Tuesday, May 27, 2014

The Happiness Hypothesis: Finding Modern Truth in Ancient Wisdom, by Jonathan Haidt

Dr. Haidt's book is a delight.  The bulk of it is spent introducing and elaborating upon the notion that people have a duality, which he refers to as the elephant and its rider.   The elephant was "shaped by natural selection to trigger quick and reliable action, and it includes parts of the brain that make us feel pleasure and pain ... and that trigger survival-related motivations."  The rider is the controlled system, which Dr. Haidt positions as more of an advisor. And so he quotes Hume: "Reason is, and ought only to be the slave of the passions, and can never pretend to any other office than to serve and obey them."

This isn't a philosophy text, so Dr. Haidt provides clear references of scientific experiment to support his points.  All very interesting, but I got some unanticipated insights from the book as well.

I hadn't a very clear perspective on the value of a fixed moral guideline (as typically provided by religions) compared to an ethical humanist's approach to behavior.  Let me quote Dr. Haidt from the conclusion to this section of his book - and when you read this, consider that he self identifies as a liberal and an atheist:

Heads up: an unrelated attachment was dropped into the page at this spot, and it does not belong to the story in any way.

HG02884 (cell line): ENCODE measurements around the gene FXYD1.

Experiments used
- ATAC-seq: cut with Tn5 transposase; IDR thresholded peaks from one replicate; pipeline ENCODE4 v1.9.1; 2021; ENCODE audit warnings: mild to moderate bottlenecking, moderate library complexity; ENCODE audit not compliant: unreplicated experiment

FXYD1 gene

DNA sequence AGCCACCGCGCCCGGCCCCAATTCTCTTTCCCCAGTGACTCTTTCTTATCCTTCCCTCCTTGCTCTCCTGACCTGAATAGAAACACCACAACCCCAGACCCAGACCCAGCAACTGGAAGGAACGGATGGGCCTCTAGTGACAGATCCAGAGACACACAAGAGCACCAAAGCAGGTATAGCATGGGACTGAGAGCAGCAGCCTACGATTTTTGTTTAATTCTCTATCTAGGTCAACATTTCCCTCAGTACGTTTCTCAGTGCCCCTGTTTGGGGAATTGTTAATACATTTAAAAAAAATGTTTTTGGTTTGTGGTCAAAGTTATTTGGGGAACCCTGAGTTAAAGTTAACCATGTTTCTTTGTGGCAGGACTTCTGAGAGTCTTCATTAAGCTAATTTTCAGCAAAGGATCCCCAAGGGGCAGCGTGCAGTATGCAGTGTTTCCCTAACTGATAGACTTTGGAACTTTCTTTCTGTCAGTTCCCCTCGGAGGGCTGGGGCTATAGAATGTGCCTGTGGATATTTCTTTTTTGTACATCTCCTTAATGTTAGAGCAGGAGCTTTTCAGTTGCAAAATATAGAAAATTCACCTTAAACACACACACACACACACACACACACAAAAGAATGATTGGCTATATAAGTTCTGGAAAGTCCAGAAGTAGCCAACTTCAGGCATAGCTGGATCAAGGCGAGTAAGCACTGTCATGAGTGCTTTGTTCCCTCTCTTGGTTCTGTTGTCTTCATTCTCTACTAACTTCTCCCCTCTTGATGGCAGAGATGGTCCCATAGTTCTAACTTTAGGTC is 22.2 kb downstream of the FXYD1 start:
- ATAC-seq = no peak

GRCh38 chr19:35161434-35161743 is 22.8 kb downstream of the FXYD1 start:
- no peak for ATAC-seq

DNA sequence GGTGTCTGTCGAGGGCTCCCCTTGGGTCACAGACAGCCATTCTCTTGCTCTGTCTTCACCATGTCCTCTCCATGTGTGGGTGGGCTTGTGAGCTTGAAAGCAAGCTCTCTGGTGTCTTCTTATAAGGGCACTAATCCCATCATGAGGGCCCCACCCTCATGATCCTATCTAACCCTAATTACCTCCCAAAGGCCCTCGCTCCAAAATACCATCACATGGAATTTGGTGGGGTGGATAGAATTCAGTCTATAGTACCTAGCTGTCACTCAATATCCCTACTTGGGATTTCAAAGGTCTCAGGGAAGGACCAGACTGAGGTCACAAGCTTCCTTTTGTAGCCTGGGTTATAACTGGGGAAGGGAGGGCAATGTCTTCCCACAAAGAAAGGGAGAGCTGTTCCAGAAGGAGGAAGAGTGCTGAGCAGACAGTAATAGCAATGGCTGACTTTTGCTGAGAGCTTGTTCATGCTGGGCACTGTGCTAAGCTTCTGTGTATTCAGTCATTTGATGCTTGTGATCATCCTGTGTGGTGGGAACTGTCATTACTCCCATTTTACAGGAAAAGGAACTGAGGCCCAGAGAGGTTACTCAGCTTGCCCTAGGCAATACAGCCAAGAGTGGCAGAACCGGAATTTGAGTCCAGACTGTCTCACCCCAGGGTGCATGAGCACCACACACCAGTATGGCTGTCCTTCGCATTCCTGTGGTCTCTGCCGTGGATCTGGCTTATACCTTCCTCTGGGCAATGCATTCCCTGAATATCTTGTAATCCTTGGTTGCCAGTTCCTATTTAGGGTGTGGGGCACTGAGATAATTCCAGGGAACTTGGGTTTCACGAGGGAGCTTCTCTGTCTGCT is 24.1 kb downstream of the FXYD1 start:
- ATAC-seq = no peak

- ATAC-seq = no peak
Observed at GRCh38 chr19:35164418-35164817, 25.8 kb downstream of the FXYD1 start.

"I believe that we have indeed lost something important - a richly textured common ethos with widely shared virtues and values. Just watch movies from the 1930s and 1940s and you'll see people moving around in a dense web of moral fibers: Characters are concerned about their honor, their reputation, and the appearance of propriety. Children are frequently disciplined by adults other than their parents. The good guys always win, and crime never pays. It may sound stuffy and constraining to us now, but that's the point: Some constraint is good for us; absolute freedom is not."
Then, quoting from sociologist James Hunter 's book The Death of Character:
"Before the Industrial Revolution, Americans honored the virtues of 'producers' - hard work, self-restraint, sacrifice for the future, and sacrifice for the common good. But during the twentieth century, as people became wealthier and the producer society turned gradually into the mass consumption society, and alternative vision of the self arose - a vision centered on the idea of individual preferences and personal fulfillment. The intrinsically moral term 'character' fell out of favor and was replaced by the amoral term 'personality.'"
 If the book concluded after these two big themes - explaining the elephant and rider metaphor and its implications, and discussing the broader context of human behavior - I'd have been delighted.  He continued, however, to discuss divinity, virtue, and the meaning of life.  Which fits the title, but I didn't find these sections quite as engaging.  Still I heartily recommend the book.

The Happiness Hypothesis: Finding Modern Truth in Ancient Wisdom

No comments: